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5 Ways to Accelerate and De-Risk Business Transformation Through AI

Use Cases & Projects, Scaling AI Jerry Hartanto

At any given time, organizations are transforming their businesses to keep up with market dynamics and the competition. Notably, business transformations have three main objectives:

  • Operational change, meaning do what is currently being done in a way that is better, faster, or cheaper (e.g., using RPA to streamline back office activities)
  • Business model innovation, meaning do what is currently being done in a fundamentally different way (e.g., Netflix streaming videos versus sending DVDs and distributing their own content vs others’ content)
  • Domain expansion, meaning create new business beyond currently served markets and change the very essence of the company (e.g., Amazon moving from e-commerce to cloud computing)

AI can help drive step change improvements to transformation initiatives and, here, we’ll outline how that can be done in practice across five business transformation initiatives: process, digital, management, organizational, and cultural.


1. Business Process Transformation

These initiatives focus on the “how” things are done, including optimization and automation. It frequently involves moving from a function-oriented, vertical approach to a business-oriented, transversal approach. Processes like lead-to-cash or trouble to resolve are examples of end-to-end processes that aim to break down silos and, ultimately, improve end-to-end business processes. Traditionally, teams have approached business processes transformation through process mapping and methodologies such as Lean Six Sigma.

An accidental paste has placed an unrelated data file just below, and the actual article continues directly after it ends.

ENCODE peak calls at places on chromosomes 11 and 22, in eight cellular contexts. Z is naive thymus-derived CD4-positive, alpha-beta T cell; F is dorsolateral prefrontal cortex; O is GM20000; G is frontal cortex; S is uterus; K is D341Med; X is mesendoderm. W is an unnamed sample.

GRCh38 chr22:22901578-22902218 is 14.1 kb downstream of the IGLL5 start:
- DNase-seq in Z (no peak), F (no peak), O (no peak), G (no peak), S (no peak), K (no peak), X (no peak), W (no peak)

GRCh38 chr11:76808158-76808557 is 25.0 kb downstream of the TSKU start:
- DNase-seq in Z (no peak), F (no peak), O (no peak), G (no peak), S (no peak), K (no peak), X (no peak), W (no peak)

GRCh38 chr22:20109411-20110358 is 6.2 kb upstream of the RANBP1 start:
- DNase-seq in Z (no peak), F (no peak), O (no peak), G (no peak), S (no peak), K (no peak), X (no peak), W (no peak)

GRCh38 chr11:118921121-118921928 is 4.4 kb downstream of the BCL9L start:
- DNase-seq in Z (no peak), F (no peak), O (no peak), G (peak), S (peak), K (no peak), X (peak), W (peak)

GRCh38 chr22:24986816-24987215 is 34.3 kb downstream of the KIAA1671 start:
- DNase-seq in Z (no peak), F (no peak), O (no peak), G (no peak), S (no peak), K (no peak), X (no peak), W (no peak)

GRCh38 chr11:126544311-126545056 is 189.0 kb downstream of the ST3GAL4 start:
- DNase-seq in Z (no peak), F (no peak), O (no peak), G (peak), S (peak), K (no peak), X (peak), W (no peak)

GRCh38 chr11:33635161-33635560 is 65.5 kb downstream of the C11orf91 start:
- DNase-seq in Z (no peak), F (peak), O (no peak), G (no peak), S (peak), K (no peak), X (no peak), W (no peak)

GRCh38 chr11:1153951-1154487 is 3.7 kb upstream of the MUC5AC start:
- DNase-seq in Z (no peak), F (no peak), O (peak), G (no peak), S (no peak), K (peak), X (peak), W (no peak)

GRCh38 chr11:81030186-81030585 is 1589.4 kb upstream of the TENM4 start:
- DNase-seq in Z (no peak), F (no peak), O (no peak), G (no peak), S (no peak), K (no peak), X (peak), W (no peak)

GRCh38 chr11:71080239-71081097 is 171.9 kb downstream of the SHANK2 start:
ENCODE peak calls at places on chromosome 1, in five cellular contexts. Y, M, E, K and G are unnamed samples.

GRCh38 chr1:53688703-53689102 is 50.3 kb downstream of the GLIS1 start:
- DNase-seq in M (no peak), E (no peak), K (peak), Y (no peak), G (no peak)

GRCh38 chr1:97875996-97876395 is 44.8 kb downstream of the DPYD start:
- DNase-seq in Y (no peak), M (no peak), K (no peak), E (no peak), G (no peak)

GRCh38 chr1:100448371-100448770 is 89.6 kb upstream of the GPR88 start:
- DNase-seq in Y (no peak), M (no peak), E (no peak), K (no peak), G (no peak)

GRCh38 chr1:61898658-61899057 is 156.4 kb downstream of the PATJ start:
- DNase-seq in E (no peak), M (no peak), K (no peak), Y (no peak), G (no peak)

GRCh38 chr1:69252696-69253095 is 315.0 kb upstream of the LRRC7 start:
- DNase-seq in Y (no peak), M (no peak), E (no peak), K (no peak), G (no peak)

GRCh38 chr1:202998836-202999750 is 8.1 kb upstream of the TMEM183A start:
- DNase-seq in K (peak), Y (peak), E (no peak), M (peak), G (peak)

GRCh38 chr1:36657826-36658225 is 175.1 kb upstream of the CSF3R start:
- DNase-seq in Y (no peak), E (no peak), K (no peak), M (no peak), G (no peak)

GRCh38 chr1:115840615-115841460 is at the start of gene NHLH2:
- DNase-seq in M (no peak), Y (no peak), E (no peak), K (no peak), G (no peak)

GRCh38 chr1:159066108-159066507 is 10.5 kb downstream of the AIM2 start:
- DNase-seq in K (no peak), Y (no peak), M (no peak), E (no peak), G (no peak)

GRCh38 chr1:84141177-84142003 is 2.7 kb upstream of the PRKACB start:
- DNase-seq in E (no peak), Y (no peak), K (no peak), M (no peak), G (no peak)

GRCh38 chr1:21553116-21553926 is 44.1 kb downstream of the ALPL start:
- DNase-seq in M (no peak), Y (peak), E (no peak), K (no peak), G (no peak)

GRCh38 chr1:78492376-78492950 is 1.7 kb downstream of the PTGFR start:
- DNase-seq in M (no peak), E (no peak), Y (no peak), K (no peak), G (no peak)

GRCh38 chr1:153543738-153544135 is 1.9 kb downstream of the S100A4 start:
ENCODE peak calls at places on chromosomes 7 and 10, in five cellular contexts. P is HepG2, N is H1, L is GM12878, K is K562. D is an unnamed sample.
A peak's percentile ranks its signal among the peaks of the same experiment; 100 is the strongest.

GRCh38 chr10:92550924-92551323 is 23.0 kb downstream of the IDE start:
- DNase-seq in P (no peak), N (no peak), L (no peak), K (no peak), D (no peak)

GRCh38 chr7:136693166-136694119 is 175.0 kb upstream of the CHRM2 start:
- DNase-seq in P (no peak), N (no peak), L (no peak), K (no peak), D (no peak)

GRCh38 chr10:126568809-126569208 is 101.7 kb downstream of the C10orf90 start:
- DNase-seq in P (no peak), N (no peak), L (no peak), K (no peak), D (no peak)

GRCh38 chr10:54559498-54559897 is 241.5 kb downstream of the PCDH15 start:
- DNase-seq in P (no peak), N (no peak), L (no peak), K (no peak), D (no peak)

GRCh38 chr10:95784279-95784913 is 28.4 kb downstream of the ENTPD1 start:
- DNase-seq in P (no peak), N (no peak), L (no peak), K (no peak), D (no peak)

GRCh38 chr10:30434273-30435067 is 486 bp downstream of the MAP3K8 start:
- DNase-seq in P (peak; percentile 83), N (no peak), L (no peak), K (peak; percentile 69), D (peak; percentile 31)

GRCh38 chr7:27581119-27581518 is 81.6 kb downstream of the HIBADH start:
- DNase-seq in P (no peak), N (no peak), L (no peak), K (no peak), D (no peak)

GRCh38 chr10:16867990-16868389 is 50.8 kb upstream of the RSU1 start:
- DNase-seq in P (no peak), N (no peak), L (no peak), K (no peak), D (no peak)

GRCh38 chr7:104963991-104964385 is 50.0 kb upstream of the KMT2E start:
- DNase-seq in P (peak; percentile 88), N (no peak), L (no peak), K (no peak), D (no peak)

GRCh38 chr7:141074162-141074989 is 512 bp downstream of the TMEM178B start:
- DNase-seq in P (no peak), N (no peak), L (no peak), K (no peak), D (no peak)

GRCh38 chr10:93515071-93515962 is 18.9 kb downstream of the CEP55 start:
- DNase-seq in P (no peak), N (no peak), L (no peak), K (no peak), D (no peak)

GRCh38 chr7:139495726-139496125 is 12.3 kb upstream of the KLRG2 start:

With AI, though, the value-add is that the technology can automate decisions (e.g., loan approval, machine maintenance, inventory reordering, supplier selection). To be sure, this is very different from rules-based automation where you need to explicitly tell the system what to automate. AI can customize the automation by learning from previous examples. It can also figure out what drives the process metrics (e.g., cycle time, quality, and costs) — AI can help you understand the inputs and how they drive the outputs, so you can get a better understanding of what specific inputs to prioritize in order to achieve the outputs you are targeting.

2. Digital Transformation

Digital initiatives involve aggregating and sharing new data in new, more meaningful and efficient ways. They are often focused on improving the customer experience, creating or improving products, and generating new offerings. Examples of a non-AI approach with digital initiatives include online ordering systems to drive new customer interactions and 360-degree marketing to get the complete view of the customer to more effectively upsell or cross-sell. With AI, organizations can improve their customer experiences through finer, more accurate customer tiering, personalization, churn reduction, sentiment analysis, and dynamic pricing, for example, based on numerous attributes that are too many for humans to consider or which don’t neatly fit into an equation. 

3. Management Transformation

Here, we’re referring to empowering decision making, pushing the ability to make decisions all the way down to people working on the day-to-day operations of a company. Importantly, though, these people need access to information and, the more transparent the information is, the easier it will be for those people to make decisions that balance customer needs and business objectives. Before AI, organizations focused on management initiatives through span of control and division structuring. With AI, organizations can prioritize their activities through risk stratification (e.g., for customer churn, teams could stratify which customers are likely to churn, if they would actually respond to an offer, and what offer would retain them). 

4. Organizational Transformation